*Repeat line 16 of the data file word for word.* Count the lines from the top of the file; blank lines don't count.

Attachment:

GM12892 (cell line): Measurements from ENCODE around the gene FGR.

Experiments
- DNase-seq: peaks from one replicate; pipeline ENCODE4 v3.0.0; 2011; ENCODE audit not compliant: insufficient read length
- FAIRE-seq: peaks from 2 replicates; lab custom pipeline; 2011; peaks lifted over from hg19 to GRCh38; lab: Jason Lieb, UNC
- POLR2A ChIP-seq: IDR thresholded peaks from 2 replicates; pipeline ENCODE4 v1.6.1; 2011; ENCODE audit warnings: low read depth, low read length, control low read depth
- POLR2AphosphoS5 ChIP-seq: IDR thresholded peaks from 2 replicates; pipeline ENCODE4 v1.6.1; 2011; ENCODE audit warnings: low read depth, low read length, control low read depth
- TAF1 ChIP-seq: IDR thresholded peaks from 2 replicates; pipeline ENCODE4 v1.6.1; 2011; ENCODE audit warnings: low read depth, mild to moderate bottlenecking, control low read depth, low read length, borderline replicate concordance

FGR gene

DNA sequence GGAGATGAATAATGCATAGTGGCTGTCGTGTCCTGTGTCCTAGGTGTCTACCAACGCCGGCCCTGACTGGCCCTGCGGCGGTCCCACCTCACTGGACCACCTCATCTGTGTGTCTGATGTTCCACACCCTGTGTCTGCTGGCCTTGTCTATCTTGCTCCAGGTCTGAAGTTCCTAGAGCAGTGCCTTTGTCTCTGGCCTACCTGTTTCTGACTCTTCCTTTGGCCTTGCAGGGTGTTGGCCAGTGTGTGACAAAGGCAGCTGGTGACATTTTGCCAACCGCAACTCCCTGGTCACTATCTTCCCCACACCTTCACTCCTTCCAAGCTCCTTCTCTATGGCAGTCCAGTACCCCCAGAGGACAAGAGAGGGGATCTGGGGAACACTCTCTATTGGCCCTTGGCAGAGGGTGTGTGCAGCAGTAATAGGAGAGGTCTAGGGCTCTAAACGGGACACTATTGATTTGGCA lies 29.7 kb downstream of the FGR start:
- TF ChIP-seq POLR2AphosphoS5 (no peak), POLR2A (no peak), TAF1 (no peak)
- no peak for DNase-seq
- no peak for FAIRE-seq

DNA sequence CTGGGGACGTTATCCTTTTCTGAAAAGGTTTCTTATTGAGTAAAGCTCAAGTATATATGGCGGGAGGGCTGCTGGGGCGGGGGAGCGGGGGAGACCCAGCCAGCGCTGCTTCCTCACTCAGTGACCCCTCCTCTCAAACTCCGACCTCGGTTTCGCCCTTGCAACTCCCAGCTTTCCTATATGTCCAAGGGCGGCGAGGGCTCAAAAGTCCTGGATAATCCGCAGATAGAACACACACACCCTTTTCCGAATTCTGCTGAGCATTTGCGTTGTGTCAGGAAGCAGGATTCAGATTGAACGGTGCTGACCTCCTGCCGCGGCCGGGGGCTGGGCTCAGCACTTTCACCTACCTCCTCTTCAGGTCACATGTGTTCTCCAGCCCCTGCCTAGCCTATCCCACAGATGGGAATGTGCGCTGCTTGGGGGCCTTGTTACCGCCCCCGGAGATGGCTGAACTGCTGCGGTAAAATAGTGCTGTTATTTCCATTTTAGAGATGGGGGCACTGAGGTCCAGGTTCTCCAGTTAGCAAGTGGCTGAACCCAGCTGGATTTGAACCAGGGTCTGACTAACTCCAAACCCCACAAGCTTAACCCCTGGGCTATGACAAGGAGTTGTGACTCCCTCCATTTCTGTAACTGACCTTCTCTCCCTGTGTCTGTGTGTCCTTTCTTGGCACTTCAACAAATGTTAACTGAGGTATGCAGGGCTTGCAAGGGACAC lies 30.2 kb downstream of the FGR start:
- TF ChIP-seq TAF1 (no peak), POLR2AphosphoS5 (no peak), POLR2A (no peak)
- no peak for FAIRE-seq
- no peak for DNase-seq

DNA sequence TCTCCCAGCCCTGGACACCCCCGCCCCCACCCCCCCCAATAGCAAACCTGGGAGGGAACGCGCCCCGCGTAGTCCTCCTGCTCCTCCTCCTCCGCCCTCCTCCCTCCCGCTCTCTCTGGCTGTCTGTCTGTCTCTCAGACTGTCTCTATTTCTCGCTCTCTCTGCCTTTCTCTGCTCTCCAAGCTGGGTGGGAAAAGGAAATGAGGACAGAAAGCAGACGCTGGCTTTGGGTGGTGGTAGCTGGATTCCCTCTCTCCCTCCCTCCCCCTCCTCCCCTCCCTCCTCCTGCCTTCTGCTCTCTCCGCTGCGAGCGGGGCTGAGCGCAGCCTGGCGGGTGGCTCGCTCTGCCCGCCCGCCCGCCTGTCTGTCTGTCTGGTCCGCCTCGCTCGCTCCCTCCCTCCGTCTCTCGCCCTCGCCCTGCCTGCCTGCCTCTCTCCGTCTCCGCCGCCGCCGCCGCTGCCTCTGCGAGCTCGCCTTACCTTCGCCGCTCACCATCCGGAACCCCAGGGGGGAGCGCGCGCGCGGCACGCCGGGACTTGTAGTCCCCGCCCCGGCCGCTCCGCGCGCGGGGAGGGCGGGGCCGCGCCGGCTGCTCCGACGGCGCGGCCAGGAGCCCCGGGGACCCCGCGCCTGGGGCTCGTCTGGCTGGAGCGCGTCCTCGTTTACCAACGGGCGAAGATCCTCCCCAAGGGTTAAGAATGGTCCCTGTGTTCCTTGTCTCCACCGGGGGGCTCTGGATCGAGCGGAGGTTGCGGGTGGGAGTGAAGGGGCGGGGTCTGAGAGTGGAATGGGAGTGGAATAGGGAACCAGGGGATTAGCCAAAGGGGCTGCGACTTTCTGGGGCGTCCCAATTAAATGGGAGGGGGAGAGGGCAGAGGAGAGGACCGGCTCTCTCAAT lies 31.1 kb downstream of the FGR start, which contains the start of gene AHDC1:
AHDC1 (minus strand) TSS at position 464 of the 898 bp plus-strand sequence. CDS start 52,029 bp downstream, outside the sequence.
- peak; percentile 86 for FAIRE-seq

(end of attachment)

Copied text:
- no peak for DNase-seq